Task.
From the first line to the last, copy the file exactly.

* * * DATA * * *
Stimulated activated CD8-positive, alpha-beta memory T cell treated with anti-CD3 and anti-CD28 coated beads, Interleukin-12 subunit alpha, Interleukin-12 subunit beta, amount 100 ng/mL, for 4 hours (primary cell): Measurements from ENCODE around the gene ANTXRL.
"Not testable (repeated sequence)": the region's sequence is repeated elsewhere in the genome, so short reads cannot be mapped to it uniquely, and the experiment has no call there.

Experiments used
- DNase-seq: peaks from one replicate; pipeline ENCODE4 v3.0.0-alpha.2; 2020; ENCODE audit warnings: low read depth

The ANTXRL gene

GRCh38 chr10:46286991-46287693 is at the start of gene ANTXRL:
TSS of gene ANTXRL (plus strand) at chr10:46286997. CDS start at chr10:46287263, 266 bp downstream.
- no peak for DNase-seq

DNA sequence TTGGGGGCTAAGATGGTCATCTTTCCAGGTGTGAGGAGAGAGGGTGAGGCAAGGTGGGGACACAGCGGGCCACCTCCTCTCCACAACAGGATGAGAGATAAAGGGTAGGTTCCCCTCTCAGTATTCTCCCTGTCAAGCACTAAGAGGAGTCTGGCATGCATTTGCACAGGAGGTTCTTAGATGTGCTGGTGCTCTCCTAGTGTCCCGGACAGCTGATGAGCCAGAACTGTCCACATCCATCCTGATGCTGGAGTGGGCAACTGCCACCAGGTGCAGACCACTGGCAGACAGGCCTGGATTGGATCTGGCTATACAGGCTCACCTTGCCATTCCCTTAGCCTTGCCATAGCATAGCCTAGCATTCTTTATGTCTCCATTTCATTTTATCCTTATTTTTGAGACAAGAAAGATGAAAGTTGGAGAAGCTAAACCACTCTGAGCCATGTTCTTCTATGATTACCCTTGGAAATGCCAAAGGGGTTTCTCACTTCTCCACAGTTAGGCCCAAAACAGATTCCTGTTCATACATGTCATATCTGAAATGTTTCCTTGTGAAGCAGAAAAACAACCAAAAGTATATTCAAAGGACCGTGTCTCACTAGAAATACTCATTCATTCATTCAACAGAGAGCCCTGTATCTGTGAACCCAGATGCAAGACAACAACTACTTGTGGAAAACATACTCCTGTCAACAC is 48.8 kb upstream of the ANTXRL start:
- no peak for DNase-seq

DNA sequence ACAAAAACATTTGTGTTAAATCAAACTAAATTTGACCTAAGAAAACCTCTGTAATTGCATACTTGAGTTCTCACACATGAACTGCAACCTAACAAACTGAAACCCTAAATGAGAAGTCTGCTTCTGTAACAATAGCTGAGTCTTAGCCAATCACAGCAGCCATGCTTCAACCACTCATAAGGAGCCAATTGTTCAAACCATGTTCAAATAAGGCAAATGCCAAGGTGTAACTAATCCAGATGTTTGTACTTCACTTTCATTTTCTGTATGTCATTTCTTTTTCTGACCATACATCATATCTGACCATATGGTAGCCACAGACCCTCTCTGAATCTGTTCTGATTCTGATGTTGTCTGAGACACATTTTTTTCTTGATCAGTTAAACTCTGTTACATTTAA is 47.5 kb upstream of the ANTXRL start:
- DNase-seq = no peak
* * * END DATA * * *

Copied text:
Stimulated activated CD8-positive, alpha-beta memory T cell treated with anti-CD3 and anti-CD28 coated beads, Interleukin-12 subunit alpha, Interleukin-12 subunit beta, amount 100 ng/mL, for 4 hours (primary cell): Measurements from ENCODE around the gene ANTXRL.
"Not testable (repeated sequence)": the region's sequence is repeated elsewhere in the genome, so short reads cannot be mapped to it uniquely, and the experiment has no call there.

Experiments used
- DNase-seq: peaks from one replicate; pipeline ENCODE4 v3.0.0-alpha.2; 2020; ENCODE audit warnings: low read depth

The ANTXRL gene

GRCh38 chr10:46286991-46287693 is at the start of gene ANTXRL:
TSS of gene ANTXRL (plus strand) at chr10:46286997. CDS start at chr10:46287263, 266 bp downstream.
- no peak for DNase-seq

DNA sequence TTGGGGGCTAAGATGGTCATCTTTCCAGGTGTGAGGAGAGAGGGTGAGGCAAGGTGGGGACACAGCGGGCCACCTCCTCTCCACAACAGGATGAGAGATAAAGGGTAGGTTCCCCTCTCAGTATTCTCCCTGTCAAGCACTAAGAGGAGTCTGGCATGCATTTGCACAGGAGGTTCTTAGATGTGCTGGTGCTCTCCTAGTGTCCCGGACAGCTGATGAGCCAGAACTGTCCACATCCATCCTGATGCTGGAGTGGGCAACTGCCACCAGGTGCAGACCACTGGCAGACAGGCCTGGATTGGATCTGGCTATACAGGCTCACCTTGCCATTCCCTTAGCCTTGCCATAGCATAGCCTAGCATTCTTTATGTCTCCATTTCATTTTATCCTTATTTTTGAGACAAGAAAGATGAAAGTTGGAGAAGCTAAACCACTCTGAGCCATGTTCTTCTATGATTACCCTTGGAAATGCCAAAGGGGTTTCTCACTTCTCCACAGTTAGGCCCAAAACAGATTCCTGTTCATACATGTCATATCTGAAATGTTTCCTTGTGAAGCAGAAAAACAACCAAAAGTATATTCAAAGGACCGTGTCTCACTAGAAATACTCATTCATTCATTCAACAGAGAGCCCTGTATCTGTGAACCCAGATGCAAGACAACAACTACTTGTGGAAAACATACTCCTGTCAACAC is 48.8 kb upstream of the ANTXRL start:
- no peak for DNase-seq

DNA sequence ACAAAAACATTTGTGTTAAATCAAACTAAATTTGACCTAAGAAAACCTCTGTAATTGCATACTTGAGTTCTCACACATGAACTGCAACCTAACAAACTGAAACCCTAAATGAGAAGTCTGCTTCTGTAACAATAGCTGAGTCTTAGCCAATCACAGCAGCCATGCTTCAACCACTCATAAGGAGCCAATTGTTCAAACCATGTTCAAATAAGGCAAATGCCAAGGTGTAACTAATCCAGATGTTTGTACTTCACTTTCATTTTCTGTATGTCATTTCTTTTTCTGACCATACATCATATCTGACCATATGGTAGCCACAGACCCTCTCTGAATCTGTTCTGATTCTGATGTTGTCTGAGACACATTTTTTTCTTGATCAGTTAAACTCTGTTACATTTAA is 47.5 kb upstream of the ANTXRL start:
- DNase-seq = no peak